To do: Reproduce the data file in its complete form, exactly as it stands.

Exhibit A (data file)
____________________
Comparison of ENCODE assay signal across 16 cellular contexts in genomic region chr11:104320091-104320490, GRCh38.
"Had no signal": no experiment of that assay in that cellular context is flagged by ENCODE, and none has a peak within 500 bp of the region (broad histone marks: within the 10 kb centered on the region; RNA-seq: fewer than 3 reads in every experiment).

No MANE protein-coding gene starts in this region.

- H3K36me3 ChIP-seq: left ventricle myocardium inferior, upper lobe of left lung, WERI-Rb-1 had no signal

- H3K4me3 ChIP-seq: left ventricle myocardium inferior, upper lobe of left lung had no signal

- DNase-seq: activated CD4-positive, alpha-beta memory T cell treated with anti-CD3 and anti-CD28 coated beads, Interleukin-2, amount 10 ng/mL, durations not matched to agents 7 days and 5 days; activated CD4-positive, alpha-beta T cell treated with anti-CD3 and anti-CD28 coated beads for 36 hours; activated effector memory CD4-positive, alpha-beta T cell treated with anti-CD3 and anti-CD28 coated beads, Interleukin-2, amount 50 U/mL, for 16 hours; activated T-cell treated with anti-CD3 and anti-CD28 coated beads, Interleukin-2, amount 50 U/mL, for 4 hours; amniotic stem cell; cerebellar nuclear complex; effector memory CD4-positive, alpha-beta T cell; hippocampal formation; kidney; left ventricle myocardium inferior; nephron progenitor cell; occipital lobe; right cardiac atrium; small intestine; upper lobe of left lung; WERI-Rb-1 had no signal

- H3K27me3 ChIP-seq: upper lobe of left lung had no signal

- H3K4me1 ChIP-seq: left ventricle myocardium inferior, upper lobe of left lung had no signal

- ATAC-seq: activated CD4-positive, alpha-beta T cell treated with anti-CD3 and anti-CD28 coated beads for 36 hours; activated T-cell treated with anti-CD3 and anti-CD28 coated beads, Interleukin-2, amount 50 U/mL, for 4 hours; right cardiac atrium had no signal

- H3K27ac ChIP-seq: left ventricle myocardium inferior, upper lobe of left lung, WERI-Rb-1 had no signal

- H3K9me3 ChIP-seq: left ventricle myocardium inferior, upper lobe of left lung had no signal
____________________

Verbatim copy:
Comparison of ENCODE assay signal across 16 cellular contexts in genomic region chr11:104320091-104320490, GRCh38.
"Had no signal": no experiment of that assay in that cellular context is flagged by ENCODE, and none has a peak within 500 bp of the region (broad histone marks: within the 10 kb centered on the region; RNA-seq: fewer than 3 reads in every experiment).

No MANE protein-coding gene starts in this region.

- H3K36me3 ChIP-seq: left ventricle myocardium inferior, upper lobe of left lung, WERI-Rb-1 had no signal

- H3K4me3 ChIP-seq: left ventricle myocardium inferior, upper lobe of left lung had no signal

- DNase-seq: activated CD4-positive, alpha-beta memory T cell treated with anti-CD3 and anti-CD28 coated beads, Interleukin-2, amount 10 ng/mL, durations not matched to agents 7 days and 5 days; activated CD4-positive, alpha-beta T cell treated with anti-CD3 and anti-CD28 coated beads for 36 hours; activated effector memory CD4-positive, alpha-beta T cell treated with anti-CD3 and anti-CD28 coated beads, Interleukin-2, amount 50 U/mL, for 16 hours; activated T-cell treated with anti-CD3 and anti-CD28 coated beads, Interleukin-2, amount 50 U/mL, for 4 hours; amniotic stem cell; cerebellar nuclear complex; effector memory CD4-positive, alpha-beta T cell; hippocampal formation; kidney; left ventricle myocardium inferior; nephron progenitor cell; occipital lobe; right cardiac atrium; small intestine; upper lobe of left lung; WERI-Rb-1 had no signal

- H3K27me3 ChIP-seq: upper lobe of left lung had no signal

- H3K4me1 ChIP-seq: left ventricle myocardium inferior, upper lobe of left lung had no signal

- ATAC-seq: activated CD4-positive, alpha-beta T cell treated with anti-CD3 and anti-CD28 coated beads for 36 hours; activated T-cell treated with anti-CD3 and anti-CD28 coated beads, Interleukin-2, amount 50 U/mL, for 4 hours; right cardiac atrium had no signal

- H3K27ac ChIP-seq: left ventricle myocardium inferior, upper lobe of left lung, WERI-Rb-1 had no signal

- H3K9me3 ChIP-seq: left ventricle myocardium inferior, upper lobe of left lung had no signal